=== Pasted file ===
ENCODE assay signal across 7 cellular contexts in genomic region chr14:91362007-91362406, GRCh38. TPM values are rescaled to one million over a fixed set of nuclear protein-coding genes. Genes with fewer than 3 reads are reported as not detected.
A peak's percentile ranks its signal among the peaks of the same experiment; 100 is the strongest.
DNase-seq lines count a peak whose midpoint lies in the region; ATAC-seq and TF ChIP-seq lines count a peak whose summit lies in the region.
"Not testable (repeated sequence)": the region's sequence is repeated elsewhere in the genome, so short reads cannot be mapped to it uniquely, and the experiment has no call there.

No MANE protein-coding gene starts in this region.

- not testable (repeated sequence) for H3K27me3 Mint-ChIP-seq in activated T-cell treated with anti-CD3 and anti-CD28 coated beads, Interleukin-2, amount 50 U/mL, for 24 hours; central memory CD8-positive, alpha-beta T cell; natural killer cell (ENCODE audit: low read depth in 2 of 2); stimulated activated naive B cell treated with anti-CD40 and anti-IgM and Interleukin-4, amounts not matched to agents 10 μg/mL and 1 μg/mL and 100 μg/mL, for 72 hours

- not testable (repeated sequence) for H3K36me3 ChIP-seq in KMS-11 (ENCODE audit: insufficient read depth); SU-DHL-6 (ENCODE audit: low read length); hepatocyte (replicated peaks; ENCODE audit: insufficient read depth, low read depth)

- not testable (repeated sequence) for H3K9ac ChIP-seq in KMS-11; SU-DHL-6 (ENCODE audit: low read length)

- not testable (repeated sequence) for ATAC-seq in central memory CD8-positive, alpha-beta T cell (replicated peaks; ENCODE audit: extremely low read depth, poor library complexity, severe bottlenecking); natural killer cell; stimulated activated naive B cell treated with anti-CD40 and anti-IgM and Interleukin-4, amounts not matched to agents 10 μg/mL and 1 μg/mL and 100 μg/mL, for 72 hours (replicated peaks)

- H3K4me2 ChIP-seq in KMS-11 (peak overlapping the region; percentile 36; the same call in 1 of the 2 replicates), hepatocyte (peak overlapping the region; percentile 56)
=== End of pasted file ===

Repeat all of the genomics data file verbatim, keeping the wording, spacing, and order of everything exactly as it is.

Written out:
ENCODE assay signal across 7 cellular contexts in genomic region chr14:91362007-91362406, GRCh38. TPM values are rescaled to one million over a fixed set of nuclear protein-coding genes. Genes with fewer than 3 reads are reported as not detected.
A peak's percentile ranks its signal among the peaks of the same experiment; 100 is the strongest.
DNase-seq lines count a peak whose midpoint lies in the region; ATAC-seq and TF ChIP-seq lines count a peak whose summit lies in the region.
"Not testable (repeated sequence)": the region's sequence is repeated elsewhere in the genome, so short reads cannot be mapped to it uniquely, and the experiment has no call there.

No MANE protein-coding gene starts in this region.

- not testable (repeated sequence) for H3K27me3 Mint-ChIP-seq in activated T-cell treated with anti-CD3 and anti-CD28 coated beads, Interleukin-2, amount 50 U/mL, for 24 hours; central memory CD8-positive, alpha-beta T cell; natural killer cell (ENCODE audit: low read depth in 2 of 2); stimulated activated naive B cell treated with anti-CD40 and anti-IgM and Interleukin-4, amounts not matched to agents 10 μg/mL and 1 μg/mL and 100 μg/mL, for 72 hours

- not testable (repeated sequence) for H3K36me3 ChIP-seq in KMS-11 (ENCODE audit: insufficient read depth); SU-DHL-6 (ENCODE audit: low read length); hepatocyte (replicated peaks; ENCODE audit: insufficient read depth, low read depth)

- not testable (repeated sequence) for H3K9ac ChIP-seq in KMS-11; SU-DHL-6 (ENCODE audit: low read length)

- not testable (repeated sequence) for ATAC-seq in central memory CD8-positive, alpha-beta T cell (replicated peaks; ENCODE audit: extremely low read depth, poor library complexity, severe bottlenecking); natural killer cell; stimulated activated naive B cell treated with anti-CD40 and anti-IgM and Interleukin-4, amounts not matched to agents 10 μg/mL and 1 μg/mL and 100 μg/mL, for 72 hours (replicated peaks)

- H3K4me2 ChIP-seq in KMS-11 (peak overlapping the region; percentile 36; the same call in 1 of the 2 replicates), hepatocyte (peak overlapping the region; percentile 56)